Look if the Cubs were a David Price away from going to the World Series I would give up Baez, Almora, Soler, Vogelbach, my car, my house, my truck, my wi……….errr, you get what I mean.

        1. On the Farm

          So trading away Baez (never played a professional game above A+), Almora (A-), and Vogelbach (A) is trading the farm? And Pierce Johnson is another player who has never pitched above A. Think about what you are saying, these guys haven’t proved themselves on the highest level and they are all at least two seasons from reaching the bigs on a full time basis.

          Even then they would be rookies, I think you are asking too much if you think a team that plays three rookies in the field to win a WS. I say pull a trigger for a proven player, is Price that guy? In my opinion he is, do I think Stanton could be that guy, maybe even more valuable than Price…… maybe, but as I said, its the pitching that gets you there. How many WS has Stanton played in?

          1. ssckelley

            So you give up the farm to improve the 1 area the Cubs have actually been pretty decent this season? It isn’t about trading away the prospects, I understand the likely hood of any of them becoming a star is slim but my point is if you are going to give up all the top prospects then get something back that will improve the area the Cubs need the most help in, the offense. If the Cubs ever hope to make the playoffs and win the World Series they have to score more runs. If they get Price the prospects you had that might have improved the offense are now gone so that means the Cubs are down to improving the offense through free agency.

          2. Capitol Cubbie

            I’m all for putting more emphasis on now than is common here, but I think the point is more “if we’re going to trade away our best prospects it should be for the right guy” than “we shouldn’t trade our prospects, period.”

            It’s impossible to deny that those three are among our best prospects regardless of level and so trading them would be to move some of our most valuable assets (“trading the farm”) which we could (a) let develop, (b) trade for the right guy, or (c) trade for the wrong guy.

            ssckelly makes a good point that using those assets to get Price, from this vantage point, looks like the wrong call. As of 4/30/13, our pitching (incl. a shaky bullpen) is top-ten league-wide in ERA (7th), WHIP (5th), and BAA (2nd!). If our OBP wasn’t 29th — even just league-average — we could probably contend for a wild card.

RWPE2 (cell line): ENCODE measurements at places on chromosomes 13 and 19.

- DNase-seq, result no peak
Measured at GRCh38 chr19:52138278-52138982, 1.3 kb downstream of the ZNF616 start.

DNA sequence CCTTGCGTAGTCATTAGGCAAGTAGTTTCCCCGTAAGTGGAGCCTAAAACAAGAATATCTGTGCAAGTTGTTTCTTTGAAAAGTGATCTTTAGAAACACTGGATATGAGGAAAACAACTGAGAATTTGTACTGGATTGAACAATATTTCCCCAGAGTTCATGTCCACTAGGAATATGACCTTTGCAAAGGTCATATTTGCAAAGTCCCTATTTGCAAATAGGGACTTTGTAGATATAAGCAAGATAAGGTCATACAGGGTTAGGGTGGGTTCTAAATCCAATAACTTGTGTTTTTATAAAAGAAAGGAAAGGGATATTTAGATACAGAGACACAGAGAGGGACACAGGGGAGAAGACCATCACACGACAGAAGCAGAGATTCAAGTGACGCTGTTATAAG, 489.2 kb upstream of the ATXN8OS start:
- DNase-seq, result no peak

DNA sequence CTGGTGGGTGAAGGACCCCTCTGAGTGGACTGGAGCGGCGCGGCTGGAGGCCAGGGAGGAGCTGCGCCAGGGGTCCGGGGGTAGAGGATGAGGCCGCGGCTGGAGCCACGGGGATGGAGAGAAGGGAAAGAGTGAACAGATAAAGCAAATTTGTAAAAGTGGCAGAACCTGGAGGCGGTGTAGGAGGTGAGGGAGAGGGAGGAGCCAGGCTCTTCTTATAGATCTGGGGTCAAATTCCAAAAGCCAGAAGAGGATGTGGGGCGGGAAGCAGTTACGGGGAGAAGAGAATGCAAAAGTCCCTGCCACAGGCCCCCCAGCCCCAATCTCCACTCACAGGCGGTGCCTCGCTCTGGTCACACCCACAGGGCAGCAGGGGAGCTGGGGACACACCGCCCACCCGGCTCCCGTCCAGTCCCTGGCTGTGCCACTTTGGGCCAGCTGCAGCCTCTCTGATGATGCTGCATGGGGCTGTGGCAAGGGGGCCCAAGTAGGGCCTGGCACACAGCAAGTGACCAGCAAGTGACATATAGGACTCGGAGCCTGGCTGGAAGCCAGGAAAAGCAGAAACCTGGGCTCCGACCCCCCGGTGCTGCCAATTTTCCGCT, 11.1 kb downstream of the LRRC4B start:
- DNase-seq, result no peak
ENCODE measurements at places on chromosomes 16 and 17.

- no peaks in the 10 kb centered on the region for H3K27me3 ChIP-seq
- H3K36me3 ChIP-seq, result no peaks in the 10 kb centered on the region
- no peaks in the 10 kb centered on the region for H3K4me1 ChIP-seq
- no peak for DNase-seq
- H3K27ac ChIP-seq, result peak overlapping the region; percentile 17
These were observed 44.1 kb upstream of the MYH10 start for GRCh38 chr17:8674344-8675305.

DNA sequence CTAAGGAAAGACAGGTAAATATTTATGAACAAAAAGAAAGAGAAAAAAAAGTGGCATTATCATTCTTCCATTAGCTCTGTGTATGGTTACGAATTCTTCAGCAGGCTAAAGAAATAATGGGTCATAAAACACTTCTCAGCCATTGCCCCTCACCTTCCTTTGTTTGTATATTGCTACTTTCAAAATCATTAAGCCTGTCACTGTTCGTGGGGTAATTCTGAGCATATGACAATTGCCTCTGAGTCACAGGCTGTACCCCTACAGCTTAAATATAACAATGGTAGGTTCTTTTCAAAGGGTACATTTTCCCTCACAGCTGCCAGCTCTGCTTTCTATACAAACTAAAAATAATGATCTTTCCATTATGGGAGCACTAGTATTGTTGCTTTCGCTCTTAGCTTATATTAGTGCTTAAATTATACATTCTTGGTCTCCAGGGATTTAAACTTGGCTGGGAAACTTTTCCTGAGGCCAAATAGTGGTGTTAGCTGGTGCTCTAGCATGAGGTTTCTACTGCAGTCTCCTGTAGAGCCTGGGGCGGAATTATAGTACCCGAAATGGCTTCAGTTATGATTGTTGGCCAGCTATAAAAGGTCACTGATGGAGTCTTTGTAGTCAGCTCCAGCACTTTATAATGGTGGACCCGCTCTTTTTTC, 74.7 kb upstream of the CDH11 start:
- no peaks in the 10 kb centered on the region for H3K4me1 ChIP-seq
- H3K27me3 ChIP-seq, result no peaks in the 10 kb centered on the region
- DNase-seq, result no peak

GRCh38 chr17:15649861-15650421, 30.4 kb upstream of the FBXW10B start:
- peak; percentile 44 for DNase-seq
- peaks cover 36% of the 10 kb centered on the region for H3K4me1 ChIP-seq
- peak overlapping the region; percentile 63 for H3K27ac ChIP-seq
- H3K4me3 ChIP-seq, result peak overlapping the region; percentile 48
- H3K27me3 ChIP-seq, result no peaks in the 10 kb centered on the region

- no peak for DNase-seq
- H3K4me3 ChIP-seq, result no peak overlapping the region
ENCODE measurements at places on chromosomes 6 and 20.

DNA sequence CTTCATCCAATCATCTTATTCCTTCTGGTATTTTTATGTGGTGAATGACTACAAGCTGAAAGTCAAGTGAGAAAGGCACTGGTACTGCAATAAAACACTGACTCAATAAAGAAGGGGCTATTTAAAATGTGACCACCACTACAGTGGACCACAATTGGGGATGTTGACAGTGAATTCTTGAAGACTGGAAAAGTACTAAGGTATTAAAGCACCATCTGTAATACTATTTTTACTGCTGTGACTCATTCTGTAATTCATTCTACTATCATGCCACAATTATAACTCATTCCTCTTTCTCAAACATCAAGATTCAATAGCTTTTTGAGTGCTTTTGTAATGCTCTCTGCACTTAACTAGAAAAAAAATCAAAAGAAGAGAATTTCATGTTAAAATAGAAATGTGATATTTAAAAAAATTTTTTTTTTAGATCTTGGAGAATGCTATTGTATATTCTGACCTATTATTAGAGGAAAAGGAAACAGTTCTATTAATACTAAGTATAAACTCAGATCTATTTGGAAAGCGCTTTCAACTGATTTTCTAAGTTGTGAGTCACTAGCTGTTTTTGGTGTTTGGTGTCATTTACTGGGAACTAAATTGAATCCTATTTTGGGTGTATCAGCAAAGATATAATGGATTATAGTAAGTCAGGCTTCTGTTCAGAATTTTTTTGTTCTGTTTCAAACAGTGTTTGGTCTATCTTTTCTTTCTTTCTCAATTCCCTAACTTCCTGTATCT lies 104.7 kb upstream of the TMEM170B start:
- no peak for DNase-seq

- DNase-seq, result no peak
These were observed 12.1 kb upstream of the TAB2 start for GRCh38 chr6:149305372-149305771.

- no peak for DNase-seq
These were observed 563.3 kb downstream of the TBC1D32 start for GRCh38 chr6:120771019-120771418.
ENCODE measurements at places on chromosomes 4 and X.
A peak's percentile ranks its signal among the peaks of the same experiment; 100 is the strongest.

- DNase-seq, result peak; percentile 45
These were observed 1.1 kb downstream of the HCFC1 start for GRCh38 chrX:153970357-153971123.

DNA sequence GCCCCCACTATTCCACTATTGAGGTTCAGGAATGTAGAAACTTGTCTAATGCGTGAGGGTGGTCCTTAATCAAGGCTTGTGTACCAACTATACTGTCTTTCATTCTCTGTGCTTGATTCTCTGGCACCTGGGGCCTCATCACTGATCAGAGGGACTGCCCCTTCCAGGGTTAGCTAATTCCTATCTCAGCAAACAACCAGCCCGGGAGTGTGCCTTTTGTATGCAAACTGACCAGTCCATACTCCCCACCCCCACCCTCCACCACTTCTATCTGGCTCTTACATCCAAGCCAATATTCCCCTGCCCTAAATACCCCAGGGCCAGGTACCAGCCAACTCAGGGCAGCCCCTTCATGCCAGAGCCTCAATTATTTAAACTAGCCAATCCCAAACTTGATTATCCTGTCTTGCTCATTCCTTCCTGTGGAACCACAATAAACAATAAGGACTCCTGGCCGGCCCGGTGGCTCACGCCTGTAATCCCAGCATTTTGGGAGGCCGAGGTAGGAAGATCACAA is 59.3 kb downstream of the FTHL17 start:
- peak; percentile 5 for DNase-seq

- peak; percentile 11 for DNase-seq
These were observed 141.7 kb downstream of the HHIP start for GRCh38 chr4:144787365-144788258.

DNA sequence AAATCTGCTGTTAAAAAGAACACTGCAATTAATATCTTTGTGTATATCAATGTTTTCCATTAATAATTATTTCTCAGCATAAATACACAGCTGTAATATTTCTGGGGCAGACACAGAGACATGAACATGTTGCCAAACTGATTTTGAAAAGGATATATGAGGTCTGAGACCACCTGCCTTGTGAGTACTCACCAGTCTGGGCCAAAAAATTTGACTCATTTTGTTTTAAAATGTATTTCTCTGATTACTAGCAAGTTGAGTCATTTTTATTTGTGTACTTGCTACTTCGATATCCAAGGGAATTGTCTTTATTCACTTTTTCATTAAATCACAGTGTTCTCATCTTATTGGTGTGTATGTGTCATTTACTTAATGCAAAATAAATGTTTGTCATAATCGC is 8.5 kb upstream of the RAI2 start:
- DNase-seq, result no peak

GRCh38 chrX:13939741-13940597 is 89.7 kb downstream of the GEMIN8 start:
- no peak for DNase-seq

So, should we use our assets to improve the area we’re already quite good at? Or should we use those assets to get better at an area of weakness (either by waiting on them to develop or by moving them for better hitters)?

            You could argue that our starting pitching has overperformed (I’d agree) and you could argue that dominant starting pitching is more important than dominant hitting (again we’d be on the same page). But to move some of our limited resources of high-value (and potentially-offensive) assets to make an area of strength even stronger gets us only marginally closer to the playoffs (where that strength, i.e. starting pitching, matters most). Our offense would remain anemic with even less hope, as resources we could spend (or develop) to improve that area are now gone.

            Then, the expenditure on Price bears little fruit — we still have limited success in his tenure because we score no runs in 2014 or 15 and by 2016 (taking as given that we have an advantage in re-signing him as part of our value from the trade) he’s 31 years old and with 1500 IP on his arm.

            All told, as exciting as it would be to have such a dominant pitcher in Cubbie blue, we’re probably better off making a different move.

            1. Capitol Cubbie

              He says, 15 minutes after ssckelly had already made the point much more succinctly. (Sorry, was afk at times and didn’t refresh!)

            2. ssckelley

              ^ I need to learn how to post like this. Exactly the point I was trying to make, I just suck at expressing it. :D

            3. Cyranojoe

              An excellent point, except…

              we’re talking about an ace pitcher. These guys don’t grow on trees, and as solid as our pitching has been, this guy’s better. As Brett often notes, you can only get the guys when they’re available. Miss out on Price now, we might not have many other opportunities (if any) to get another ace. Even if you think Shark is on the verge of breaking out into ace-quality, it’s hard to argue against having two aces on a staff. Many teams win WS on the strength of that.

              That’s not to say I disagree with you, or at least very strongly. Such a trade as has been proposed would wipe out a lot of the progress we’ve seen in the minors in terms of increasing the odds of producing quality hitters. Hard to imagine this team doing well without at least one more big bat, especially after Soriano goes.

              1. Capitol Cubbie

                I think “ace pitcher” is somewhat overdone; it really only matters once you’re in the playoffs. I don’t think that Price alone gets us to the playoffs.

                Let’s say Price replaces Feldman and otherwise things are static. Feldman’s worst season is -1.2 bWAR; Price’s best is 6.9. That means that even in the most extreme situation, Price adds 8 wins.

                Our projections for this year have been what, 72-74 wins? Add Price and we hit .500 — and that’s assuming Price is Cy Young-caliber every year (he’s not; see that 2.8 WAR one year before getting CY) and whoever he’s replacing is sub-replacement level (hopefully not). A more realistic situation probably adds 4.8 bWAR (still very very good) over 0 bWAR, putting us at 77-79 wins after the deal.